thu 18/07/2024

CD: Mary Poppins Returns - Original Motion Picture Soundtrack | reviews, news & interviews

CD: Mary Poppins Returns - Original Motion Picture Soundtrack

CD: Mary Poppins Returns - Original Motion Picture Soundtrack

One of Disney's untouchables makes it through an unwanted regeneration looking surprisingly OK

A truckload of sugar but the medicine goes down

This is a soundtrack with vast shoes to fill. Frozen, The Lion King and Aladdin may be the best-selling Disney soundtracks but, alongside The Jungle Book, the original 1964 Mary Poppins has the most beloved array of songs.

It takes chutzpah to try and match a set that includes such childhood standards as “Supercalifragilisticexpialidocious”, “Chim Chim Cher-ee” and “A Spoonful of Sugar”. That the music from Mary Poppins Returns makes a spirited and expertly calibrated attempt is a nice surprise.

The man who took on what could have been a poisoned chalice is Hollywood showbiz orchestration kingpin Marc Shaiman (Google him – he really is!) alongside lyrical protégé Scott Wittman. Their work is slick, sometimes too slick. But what were you expecting? It’s Disney! It’s Mary Poppins! At Christmas! Saccharine explodes all over everything like sonic popping candy.

Dick Van Dyke turns up for a cameo, firing out a tasty couplet at 92 years of age

Most of the singing is handled by the film’s two leads. Emily Blunt’s Mary Poppins has an OTT ultra-posh Julie Andrews accent, except for the sprightly “A Cover is Not the Book” wherein she hams her best Audrey Hepburn-in-My Fair Lady Cockney, while Lin-Manuel Miranda, the Broadway sensation behind Hamilton, is a new Dick Van Dyke sort. Both can sing and give colourful performances. Meryl Streep’s also on hand for a German-accented big band jazz vamp, “Turning Turtle”, which sounds like a pastiche of something from Cabaret.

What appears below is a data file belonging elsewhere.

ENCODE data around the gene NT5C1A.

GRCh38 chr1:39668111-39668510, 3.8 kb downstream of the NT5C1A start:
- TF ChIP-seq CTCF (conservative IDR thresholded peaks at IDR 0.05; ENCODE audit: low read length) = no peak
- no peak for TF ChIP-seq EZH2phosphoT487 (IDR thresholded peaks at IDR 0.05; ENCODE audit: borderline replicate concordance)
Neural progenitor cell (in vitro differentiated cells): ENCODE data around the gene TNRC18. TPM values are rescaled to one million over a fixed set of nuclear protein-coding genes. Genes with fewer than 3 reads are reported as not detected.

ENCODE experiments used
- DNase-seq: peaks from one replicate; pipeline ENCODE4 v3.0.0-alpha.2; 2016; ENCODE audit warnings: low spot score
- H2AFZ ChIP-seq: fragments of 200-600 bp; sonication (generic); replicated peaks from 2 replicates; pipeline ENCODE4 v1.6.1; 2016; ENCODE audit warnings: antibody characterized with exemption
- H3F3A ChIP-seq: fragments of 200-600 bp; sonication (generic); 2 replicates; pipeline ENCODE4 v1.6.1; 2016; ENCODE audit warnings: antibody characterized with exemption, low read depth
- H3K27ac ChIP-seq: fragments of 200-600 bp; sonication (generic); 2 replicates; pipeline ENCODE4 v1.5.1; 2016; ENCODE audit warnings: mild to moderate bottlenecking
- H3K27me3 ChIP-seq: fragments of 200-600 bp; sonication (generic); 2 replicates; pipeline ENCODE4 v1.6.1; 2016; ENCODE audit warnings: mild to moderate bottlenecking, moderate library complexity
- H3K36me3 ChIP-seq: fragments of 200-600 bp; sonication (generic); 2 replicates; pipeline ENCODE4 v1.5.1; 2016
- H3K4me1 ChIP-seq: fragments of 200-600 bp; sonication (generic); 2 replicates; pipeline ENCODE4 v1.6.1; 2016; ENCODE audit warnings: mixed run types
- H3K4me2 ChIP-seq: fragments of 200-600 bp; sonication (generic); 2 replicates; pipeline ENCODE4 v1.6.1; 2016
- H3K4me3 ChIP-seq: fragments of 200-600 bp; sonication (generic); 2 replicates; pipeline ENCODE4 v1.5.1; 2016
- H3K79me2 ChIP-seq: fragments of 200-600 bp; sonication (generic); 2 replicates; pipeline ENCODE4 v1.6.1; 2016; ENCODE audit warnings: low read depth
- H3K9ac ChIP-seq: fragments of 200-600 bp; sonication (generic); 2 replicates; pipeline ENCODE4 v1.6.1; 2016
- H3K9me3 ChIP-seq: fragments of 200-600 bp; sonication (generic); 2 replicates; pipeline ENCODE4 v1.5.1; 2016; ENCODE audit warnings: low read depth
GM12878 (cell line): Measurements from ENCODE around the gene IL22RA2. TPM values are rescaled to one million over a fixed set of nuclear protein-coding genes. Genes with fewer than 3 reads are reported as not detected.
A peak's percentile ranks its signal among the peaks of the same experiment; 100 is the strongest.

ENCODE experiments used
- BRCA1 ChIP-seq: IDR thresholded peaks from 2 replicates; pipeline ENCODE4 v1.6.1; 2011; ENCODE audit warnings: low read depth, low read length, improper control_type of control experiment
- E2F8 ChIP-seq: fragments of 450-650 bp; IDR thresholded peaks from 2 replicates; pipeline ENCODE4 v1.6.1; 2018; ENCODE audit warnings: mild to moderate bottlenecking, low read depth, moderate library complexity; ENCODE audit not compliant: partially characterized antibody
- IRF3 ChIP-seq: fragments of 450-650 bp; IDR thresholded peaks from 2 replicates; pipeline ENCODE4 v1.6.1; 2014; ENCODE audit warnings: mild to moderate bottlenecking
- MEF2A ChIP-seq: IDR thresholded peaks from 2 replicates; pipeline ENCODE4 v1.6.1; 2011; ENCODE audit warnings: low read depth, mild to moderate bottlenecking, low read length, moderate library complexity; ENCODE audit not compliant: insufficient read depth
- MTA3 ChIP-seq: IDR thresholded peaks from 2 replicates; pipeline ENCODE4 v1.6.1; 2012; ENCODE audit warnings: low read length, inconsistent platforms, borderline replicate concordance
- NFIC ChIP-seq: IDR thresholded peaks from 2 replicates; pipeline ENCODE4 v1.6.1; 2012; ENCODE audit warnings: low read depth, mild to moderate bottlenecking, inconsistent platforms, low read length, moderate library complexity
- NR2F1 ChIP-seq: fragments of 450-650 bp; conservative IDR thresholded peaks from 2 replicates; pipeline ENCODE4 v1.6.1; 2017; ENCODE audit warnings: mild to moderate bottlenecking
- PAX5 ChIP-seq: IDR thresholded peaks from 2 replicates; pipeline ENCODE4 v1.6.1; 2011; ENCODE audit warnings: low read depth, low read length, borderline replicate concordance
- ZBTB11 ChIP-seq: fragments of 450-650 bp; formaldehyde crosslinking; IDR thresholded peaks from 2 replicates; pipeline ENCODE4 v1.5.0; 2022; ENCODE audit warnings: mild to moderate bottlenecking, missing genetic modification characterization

Stylistically, it all stays in the shoes of the Sherman Brothers 1964 originals. It would have been invigorating and added spice if they'd allowed a couple of numbers to adventure somewhere new, somewhere surprising. Once I accepted, on a second and third listen, that this wasn’t going to happen, I belted up to be hosed down with epically orchestrated liquid sentiment, then all was well.

The film’s story glimmers through. It appears to be one of loss, nostalgia and self-affirmation through sheerest fantasy. Relentlessly jaunty and mischievously juvenile, songs such as “Can You Imagine That”, “Trip a Little Light Fantastic” and, especially, the Lewis Carroll-ian vaudeville jauntiness of “The Royal Doulton Music Hall” are relentlessly ebullient, while, if I’ve pinned it right, “The Place Where Lost Things Go”, could open a few tear ducts at the cinema.

A couple of truly venerable old hands appear. Angela Lansbury, of Disney’s similar 1971 flick Bedknobs and Broomsticks and now 93, energetically gives her all on “Nowhere To Go But Up” while the original faux-Cockney chimney sweep, Dick Van Dyke turns up for a cameo, firing out a tasty couplet at 92 years of age; “So when they told you that you’re finished and your chance to dance is done/That’s the time to stand, to strike up the band, and tell ‘em that you’ve just begun!”

The latter half of the album contains the film’s instrumental score, some of which, such as the explosive “Off to Topsy’s”, has a Henry Mancini-esque pizzaz. But it’s the songs people may return to. Whether they do or not is down to the film's ability to carry them into the hearts of posterity, to make them part of lazy family bank holiday afternoons ever-after. In and off themselves, they’ve made a decent start of it.

Below: listen to "The Royal Doulton Music Hall" from the soundtrack to Mary Poppins Returns

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